A ribbon cutting will be held for the ceremonial opening of Creekside Elementary School Sunday at 2 p.m., but teachers and students will have already acclimated themselves to the new facility as their first official day there is Wednesday.
The 49th school building to open in the Williamson County Schools district, Creekside is located at 4239 Gosey Hill Road. Its name comes from a waterway known as Toon Creek that is near the site.
Creekside Elementary actually opened at the beginning of the 2019-20 school year, with students attending Oak View Elementary on Henpeck Lane as final construction on the new building lasted through the fall and into winter.
It’s one of several WCS construction projects that are either nearing completion, ongoing or soon to start. Below are updates on other buildings in progress, according to the newsletter of WCS, InFocus.
Central East Middle School
By the time Tuesday night’s WCS Board of Education meeting is over, the district’s 50th school to be completed should have a name.
Board members are to vote on one of three names submitted by the WCS naming committee — Oak View, Oakstead or Legacy. The expected completion date is June 28, with teachers and students moving in in August for the 2020-21 school year.
The contractor is in the process of widening the roadway in front of the school.
Workers are laying brick on the building exterior of several areas. Concrete slabs are set on the first floor and nearly completed on the second floor. All mechanical, electrical and plumbing has been set under the slabs and is continuing to be set in the walls and ceiling. Work on the interior walls is also continuing.
Roof work has begun in certain areas of the school.
Page Middle School
Page Middle’s phase one project is complete, and the new building is being used by students and staff. There is still some site work in the front parking lot that will be addressed.
Phase two of the project has received the notice to proceed. The contractor has materials onsite to build temporary walls around the construction zone. Teachers and students have been moved to the new building, and the existing building will be demolished. Expected completion date is sometime in March 2021.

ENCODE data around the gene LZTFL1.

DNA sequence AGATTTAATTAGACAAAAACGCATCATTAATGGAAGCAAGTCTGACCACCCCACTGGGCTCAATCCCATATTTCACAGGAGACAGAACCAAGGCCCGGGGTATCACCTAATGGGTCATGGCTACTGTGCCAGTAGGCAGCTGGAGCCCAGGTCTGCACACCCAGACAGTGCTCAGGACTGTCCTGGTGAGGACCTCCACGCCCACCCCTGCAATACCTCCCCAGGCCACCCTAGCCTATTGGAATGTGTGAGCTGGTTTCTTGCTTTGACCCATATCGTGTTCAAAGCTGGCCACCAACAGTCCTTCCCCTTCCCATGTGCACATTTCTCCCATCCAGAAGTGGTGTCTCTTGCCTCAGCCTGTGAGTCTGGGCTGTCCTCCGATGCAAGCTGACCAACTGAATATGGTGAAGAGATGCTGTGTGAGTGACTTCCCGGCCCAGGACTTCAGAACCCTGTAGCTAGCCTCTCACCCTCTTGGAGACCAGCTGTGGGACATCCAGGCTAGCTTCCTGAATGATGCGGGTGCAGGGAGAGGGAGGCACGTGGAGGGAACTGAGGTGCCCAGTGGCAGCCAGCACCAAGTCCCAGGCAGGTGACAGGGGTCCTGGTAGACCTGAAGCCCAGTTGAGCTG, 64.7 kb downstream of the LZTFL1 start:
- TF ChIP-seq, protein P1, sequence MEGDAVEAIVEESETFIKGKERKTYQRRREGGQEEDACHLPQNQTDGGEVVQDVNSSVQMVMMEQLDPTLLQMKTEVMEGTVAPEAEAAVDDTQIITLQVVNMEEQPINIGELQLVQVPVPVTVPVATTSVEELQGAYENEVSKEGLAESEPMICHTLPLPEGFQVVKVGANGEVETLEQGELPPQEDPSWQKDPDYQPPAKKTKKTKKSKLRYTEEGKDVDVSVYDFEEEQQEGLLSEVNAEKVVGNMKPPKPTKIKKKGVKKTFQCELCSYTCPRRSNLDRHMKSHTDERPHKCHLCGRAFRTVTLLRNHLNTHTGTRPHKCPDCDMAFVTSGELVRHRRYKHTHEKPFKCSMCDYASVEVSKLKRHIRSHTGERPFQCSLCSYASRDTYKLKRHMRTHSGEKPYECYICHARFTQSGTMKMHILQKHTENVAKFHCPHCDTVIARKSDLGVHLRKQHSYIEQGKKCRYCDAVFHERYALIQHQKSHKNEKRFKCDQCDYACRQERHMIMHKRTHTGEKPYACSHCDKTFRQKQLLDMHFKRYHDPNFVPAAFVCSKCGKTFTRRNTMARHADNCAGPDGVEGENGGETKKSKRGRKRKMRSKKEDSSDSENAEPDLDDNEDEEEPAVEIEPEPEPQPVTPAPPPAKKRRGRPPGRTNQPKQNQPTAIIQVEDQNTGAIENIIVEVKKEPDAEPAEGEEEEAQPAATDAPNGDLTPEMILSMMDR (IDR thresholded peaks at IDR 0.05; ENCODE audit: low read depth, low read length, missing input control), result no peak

Final designs are being reviewed for the third phase of the Brentwood High administration and guidance building addition. If approved, the project will be advertised for bid in February.
“This will be a new face to Brentwood High School at its main entrance,” WCS Superintendent Jason Golden explained at last week’s board work session, adding it’s an approximately $3 million project.
The tentative completion date for the project is June 2021.
The existing structures are being demolished to make way for a new athletic building. Workers have started a building pad for the athletic expansion, as well as underground plumbing.
The building’s substantial completion date is scheduled for Sept. 30, but concessions and restrooms will be ready start of the 2020 football season
The 22-classroom addition to Independence High is nearing completion.
In fact, the district received the certificate of occupancy last week, and teachers have begun moving in along with furniture. Students will start in the addition Monday.
Though the weather has had an impact, the landscaping and sod around the building are nearly finished. Flooring is complete throughout the building, and the classroom floors are being waxed.
Lockers have been installed; exterior handrails have been painted; and a ramp has been installed at the northeast end of the building.
Mechanical, electrical and plumbing work is 98% complete.
The addition’s substantial completion date is scheduled for Feb. 6.
Phase Two of the Page High construction project received the notice to proceed Jan. 6.
Fences are being placed around the construction zone. Bus traffic loading and drop-off have been addressed. The concrete medians in the parking lot have been removed to follow the parking plan.
Completion on that is expected in April 2021.
There will also be a pedestrian crosswalk between Page high and middle schools installed on Arno Road, according to Kevin Fortney, director of WCS Facilities and Construction
“We’ve found a way to do that with a traffic control device and a regular traffic light, and a crosswalk with many, many warning signs,” he said at the work session. “It will be a push-button type where the pedestrian walks up to the pole, pushes the button, which gives oncoming traffic a red light and the pedestrian the OK to walk. Our engineers are working on that now.
“Arno is a very busy highway, so it will be a major traffic control device.”
Designs for Sunset Middle’s auditorium have been approved and submitted to the town of Nolensville for review. The goal is to bid the project in early February.